Phew! No festive shockers for the high street

BRC figures released today show that Christmas sales were up 1.5% on the previous year. And it looks like online sales were the saviour...

by Michael Northcott
Last Updated: 19 Aug 2013

After Comet went bust at the tail end of 2012, it looked as though tough economic conditions would cripple the British high street into 2013, too. But according to data released on Tuesday by the British Retail Consortium, December 2012 sales were up slightly, by 1.5% on the same period the previous year, with like-for-likes rising 0.3%. It's not much, but it's something.

It is worth noting that the bulk of the rise was effected by a 17.8% jump in online sales of non-food items. Without this jump, total retail sales for the period would have fallen. Given that some analysts were expecting sales to fall, the new BRC director general Helen Dickinson could be accused of a touch of ‘bah humbug’. She said: ‘Since the beginning of 2011 we’re really not going anywhere,’ and added that the body is expecting little improvement in 2013.

Still, times are tough for most in the wider economy, and some analysts were concerned about a drop in sales, which could have pushed the UK economy just back of the brink of recession. So a touch of growth in Christmas sales has got to be better than a contraction. 

But unfortunately, the performance is nowhere near as good as December 2011, which saw a 4.5% increase compared with the same period in 2010. However, this was partly because the extreme disruptions with snow and ice in 2010 meant that people were kept away from the shops, and retailers were keen to start discounting early the following December.

Take a look at some specific players on the high street though, and the picture does look a little rosier. Department store Debenhams reported record December sales on Tuesday with like-for-likes jumping 5% compared with the same period the previous year, and online sales up a massive 39%. 

John Lewis Partnership also reported a strong rise in Christmas sales last week, and House of Fraser said on Monday that it had enjoyed the ‘best ever’ Christmas period, showing like-for-likes risings 6.3% in the six weeks to 5th January. 

Meanwhile, Majestic Wines also enjoyed a Christmas boost, with a 1.1% rise in like-for-like sales in the seven weeks to 31st December, but it was helped hugely by a 15% rise in online sales of its buy-in-bulk selection of wines.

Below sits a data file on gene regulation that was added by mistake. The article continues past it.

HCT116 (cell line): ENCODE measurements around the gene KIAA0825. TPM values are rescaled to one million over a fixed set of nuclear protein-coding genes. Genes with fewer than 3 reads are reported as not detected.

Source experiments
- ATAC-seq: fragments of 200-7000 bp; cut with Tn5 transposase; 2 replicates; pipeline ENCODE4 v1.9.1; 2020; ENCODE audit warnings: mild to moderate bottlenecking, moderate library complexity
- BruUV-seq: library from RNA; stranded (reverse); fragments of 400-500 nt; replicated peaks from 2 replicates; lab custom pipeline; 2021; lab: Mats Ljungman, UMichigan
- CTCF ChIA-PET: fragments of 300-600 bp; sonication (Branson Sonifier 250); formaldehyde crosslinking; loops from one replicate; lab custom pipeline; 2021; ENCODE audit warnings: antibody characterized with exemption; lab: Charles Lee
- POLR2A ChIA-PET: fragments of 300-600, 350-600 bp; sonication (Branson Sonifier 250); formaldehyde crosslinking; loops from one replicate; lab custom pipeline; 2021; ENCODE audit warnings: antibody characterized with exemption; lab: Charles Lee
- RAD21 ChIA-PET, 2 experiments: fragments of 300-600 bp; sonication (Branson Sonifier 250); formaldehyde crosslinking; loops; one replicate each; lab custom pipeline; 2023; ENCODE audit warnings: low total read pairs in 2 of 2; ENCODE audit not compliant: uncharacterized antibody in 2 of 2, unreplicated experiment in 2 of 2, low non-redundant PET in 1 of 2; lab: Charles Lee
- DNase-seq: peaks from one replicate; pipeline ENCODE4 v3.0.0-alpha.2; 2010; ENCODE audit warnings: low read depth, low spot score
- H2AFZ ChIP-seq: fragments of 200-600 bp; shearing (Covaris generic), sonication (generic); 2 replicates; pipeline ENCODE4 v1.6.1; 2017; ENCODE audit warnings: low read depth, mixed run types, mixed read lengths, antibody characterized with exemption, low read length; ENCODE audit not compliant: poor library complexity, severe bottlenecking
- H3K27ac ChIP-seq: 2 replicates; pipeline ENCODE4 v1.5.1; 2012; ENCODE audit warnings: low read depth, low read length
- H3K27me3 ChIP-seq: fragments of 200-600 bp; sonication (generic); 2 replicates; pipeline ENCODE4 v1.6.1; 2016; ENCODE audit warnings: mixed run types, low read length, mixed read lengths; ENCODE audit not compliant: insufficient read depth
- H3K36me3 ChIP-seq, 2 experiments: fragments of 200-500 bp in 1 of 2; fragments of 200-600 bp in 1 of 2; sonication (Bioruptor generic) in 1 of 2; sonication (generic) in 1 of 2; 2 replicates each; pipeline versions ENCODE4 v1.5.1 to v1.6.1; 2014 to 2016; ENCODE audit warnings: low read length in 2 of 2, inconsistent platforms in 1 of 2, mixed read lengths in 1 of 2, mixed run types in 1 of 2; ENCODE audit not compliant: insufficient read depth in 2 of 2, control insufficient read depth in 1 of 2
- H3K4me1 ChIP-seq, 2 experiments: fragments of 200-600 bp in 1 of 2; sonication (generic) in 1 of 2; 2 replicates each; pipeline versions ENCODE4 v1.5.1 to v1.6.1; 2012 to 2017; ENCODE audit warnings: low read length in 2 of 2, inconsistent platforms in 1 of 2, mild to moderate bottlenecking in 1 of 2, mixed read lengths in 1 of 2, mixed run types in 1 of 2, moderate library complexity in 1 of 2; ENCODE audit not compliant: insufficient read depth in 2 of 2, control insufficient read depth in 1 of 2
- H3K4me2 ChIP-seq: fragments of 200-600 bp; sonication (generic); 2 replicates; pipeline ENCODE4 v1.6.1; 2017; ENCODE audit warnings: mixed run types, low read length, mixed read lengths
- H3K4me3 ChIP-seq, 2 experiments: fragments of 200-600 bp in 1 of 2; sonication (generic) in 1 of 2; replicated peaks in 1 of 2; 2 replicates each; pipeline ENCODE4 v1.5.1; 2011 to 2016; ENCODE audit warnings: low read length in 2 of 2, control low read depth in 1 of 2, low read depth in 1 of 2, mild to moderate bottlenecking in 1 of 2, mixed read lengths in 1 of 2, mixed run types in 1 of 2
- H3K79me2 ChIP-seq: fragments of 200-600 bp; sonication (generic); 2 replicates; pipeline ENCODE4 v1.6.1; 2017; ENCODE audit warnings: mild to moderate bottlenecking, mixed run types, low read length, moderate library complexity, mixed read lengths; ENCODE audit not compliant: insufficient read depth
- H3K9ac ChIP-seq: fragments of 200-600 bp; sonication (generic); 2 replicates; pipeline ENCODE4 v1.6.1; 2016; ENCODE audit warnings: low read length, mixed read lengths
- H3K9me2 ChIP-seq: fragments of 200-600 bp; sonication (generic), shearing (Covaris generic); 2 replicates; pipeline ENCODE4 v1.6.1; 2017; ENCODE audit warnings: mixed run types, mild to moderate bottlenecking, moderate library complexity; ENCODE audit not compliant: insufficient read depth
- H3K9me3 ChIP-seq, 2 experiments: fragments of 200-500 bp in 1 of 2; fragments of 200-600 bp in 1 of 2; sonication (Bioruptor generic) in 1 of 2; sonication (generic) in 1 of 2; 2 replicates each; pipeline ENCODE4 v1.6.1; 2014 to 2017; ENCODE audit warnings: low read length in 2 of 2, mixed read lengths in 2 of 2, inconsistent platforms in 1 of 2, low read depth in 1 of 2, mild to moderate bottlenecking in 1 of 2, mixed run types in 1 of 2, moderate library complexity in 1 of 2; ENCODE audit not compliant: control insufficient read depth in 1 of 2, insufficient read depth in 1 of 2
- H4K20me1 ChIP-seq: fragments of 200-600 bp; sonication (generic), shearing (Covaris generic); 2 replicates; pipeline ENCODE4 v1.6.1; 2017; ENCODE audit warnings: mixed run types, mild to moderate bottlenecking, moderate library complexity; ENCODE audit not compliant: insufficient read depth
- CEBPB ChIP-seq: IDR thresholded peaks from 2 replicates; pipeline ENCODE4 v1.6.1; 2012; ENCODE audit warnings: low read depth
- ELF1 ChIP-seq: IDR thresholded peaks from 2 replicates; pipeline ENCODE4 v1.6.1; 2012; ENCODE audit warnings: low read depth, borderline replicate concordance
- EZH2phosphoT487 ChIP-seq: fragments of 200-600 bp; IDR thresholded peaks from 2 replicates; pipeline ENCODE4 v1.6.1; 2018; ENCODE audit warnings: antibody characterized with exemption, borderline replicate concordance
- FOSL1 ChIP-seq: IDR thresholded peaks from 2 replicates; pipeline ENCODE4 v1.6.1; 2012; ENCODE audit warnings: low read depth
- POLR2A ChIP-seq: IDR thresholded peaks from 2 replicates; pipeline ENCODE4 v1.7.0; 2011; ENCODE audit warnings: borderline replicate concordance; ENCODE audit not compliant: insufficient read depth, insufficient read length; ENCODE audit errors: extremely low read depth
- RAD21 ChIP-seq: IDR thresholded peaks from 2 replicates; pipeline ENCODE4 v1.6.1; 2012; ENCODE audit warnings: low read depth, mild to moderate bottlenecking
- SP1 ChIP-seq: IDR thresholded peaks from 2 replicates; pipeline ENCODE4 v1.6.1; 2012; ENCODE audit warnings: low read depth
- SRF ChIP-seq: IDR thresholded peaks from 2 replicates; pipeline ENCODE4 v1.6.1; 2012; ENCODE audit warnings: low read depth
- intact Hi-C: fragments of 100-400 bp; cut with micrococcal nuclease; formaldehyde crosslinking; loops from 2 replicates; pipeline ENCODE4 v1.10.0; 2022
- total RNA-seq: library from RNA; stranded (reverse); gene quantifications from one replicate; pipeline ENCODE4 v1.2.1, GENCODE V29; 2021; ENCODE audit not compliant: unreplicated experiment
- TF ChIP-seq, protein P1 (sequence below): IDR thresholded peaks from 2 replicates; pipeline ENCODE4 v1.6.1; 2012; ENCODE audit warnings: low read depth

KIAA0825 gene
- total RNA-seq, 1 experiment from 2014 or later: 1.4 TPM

Nonetheless, it is worth noting that a collection of extremely large chains with all the power of their distribution networks cannot really be representative of all retailers, most of which are independent. It will be interesting to see how Q1 treats these firms now that the Christmas rush and January sales are nearly over. And whether the boom in online sales will apply to independents, or just to the large chains...

Tags:
Economy Retail

Find this article useful?

Get more great articles like this in your inbox every lunchtime

Upcoming Events

Latest on MT

The reason women are less likely to get graduate jobs

The reason women are less likely to get graduate jobs

Despite the high priority employers give to diversity, the gender gap in graduate recruitment persists.

Why Philip Green's savaged reputation matters

Why Philip Green's savaged reputation matters

The retail tycoon is still rolling in wealth but his public image could be problematic - and what about that knighthood?

Only 'radical honesty' can rebuild trust in business, and save us from Green and Trump

Only 'radical honesty' can rebuild trust in business, and save us from Green and Trump

Philip Green and Donald Trump are harbingers of a post-trust future that can only be avoided by a progressive revolution in business leadership.

'Don't be governed by risk' - Pitcher & Piano founder Crispin Tweddell's start-up cocktail

'Don't be governed by risk' - Pitcher & Piano founder Crispin Tweddell's start-up cocktail

The entrepreneur-turned-investor shares his recipe for success - know your customer and be ready to take a chance.

How Mike Ashley can fix Sports Direct's reputation

How Mike Ashley can fix Sports Direct's reputation

His company's name has been well and truly sullied, but Mike Ashley still has the chance to reform it, through transparency.

Get ready for the 'Lego' organization

Get ready for the 'Lego' organization

In a rapidly changing world, businesses will become amalgams of building blocks that come together for specific purposes.